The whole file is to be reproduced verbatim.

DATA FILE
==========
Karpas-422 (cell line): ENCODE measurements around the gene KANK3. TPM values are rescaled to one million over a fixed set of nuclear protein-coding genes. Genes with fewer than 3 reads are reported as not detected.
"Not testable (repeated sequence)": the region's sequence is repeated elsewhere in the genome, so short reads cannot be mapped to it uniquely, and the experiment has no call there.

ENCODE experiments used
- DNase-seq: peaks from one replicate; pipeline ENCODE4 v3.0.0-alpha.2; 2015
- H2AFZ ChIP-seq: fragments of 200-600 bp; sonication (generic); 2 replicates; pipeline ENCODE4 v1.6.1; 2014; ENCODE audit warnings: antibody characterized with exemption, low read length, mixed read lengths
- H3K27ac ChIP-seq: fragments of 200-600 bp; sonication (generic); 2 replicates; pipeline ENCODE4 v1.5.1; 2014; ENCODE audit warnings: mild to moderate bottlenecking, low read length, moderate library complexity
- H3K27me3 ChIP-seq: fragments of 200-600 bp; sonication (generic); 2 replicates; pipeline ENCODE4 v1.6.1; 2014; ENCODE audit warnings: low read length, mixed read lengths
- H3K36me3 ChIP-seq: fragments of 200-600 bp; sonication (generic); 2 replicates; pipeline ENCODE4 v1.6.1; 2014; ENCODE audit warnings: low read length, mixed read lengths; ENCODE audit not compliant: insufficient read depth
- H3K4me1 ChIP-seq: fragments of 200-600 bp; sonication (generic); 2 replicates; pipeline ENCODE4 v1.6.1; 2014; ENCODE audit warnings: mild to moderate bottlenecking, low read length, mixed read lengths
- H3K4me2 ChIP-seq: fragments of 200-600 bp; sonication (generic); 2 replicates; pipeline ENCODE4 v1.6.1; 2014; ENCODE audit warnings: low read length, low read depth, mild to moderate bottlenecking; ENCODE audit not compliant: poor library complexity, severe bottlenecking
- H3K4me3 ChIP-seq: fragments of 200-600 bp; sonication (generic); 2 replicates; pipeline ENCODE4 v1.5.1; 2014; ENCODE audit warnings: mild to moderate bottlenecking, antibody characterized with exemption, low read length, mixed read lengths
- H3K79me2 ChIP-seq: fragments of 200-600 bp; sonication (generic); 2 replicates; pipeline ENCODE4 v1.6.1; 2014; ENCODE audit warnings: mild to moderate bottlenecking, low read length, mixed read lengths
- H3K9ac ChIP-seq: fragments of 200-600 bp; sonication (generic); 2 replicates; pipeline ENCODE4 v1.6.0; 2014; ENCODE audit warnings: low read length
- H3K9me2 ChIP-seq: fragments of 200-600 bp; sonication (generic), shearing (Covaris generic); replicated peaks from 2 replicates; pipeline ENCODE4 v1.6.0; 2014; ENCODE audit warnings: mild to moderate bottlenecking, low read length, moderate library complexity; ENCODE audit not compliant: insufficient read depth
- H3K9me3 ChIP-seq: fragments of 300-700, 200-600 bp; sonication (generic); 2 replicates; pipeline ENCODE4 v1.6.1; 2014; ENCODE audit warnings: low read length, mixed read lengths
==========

Karpas-422 (cell line): ENCODE measurements around the gene KANK3. TPM values are rescaled to one million over a fixed set of nuclear protein-coding genes. Genes with fewer than 3 reads are reported as not detected.
"Not testable (repeated sequence)": the region's sequence is repeated elsewhere in the genome, so short reads cannot be mapped to it uniquely, and the experiment has no call there.

ENCODE experiments used
- DNase-seq: peaks from one replicate; pipeline ENCODE4 v3.0.0-alpha.2; 2015
- H2AFZ ChIP-seq: fragments of 200-600 bp; sonication (generic); 2 replicates; pipeline ENCODE4 v1.6.1; 2014; ENCODE audit warnings: antibody characterized with exemption, low read length, mixed read lengths
- H3K27ac ChIP-seq: fragments of 200-600 bp; sonication (generic); 2 replicates; pipeline ENCODE4 v1.5.1; 2014; ENCODE audit warnings: mild to moderate bottlenecking, low read length, moderate library complexity
- H3K27me3 ChIP-seq: fragments of 200-600 bp; sonication (generic); 2 replicates; pipeline ENCODE4 v1.6.1; 2014; ENCODE audit warnings: low read length, mixed read lengths
- H3K36me3 ChIP-seq: fragments of 200-600 bp; sonication (generic); 2 replicates; pipeline ENCODE4 v1.6.1; 2014; ENCODE audit warnings: low read length, mixed read lengths; ENCODE audit not compliant: insufficient read depth
- H3K4me1 ChIP-seq: fragments of 200-600 bp; sonication (generic); 2 replicates; pipeline ENCODE4 v1.6.1; 2014; ENCODE audit warnings: mild to moderate bottlenecking, low read length, mixed read lengths
- H3K4me2 ChIP-seq: fragments of 200-600 bp; sonication (generic); 2 replicates; pipeline ENCODE4 v1.6.1; 2014; ENCODE audit warnings: low read length, low read depth, mild to moderate bottlenecking; ENCODE audit not compliant: poor library complexity, severe bottlenecking
- H3K4me3 ChIP-seq: fragments of 200-600 bp; sonication (generic); 2 replicates; pipeline ENCODE4 v1.5.1; 2014; ENCODE audit warnings: mild to moderate bottlenecking, antibody characterized with exemption, low read length, mixed read lengths
- H3K79me2 ChIP-seq: fragments of 200-600 bp; sonication (generic); 2 replicates; pipeline ENCODE4 v1.6.1; 2014; ENCODE audit warnings: mild to moderate bottlenecking, low read length, mixed read lengths
- H3K9ac ChIP-seq: fragments of 200-600 bp; sonication (generic); 2 replicates; pipeline ENCODE4 v1.6.0; 2014; ENCODE audit warnings: low read length
- H3K9me2 ChIP-seq: fragments of 200-600 bp; sonication (generic), shearing (Covaris generic); replicated peaks from 2 replicates; pipeline ENCODE4 v1.6.0; 2014; ENCODE audit warnings: mild to moderate bottlenecking, low read length, moderate library complexity; ENCODE audit not compliant: insufficient read depth
- H3K9me3 ChIP-seq: fragments of 300-700, 200-600 bp; sonication (generic); 2 replicates; pipeline ENCODE4 v1.6.1; 2014; ENCODE audit warnings: low read length, mixed read lengths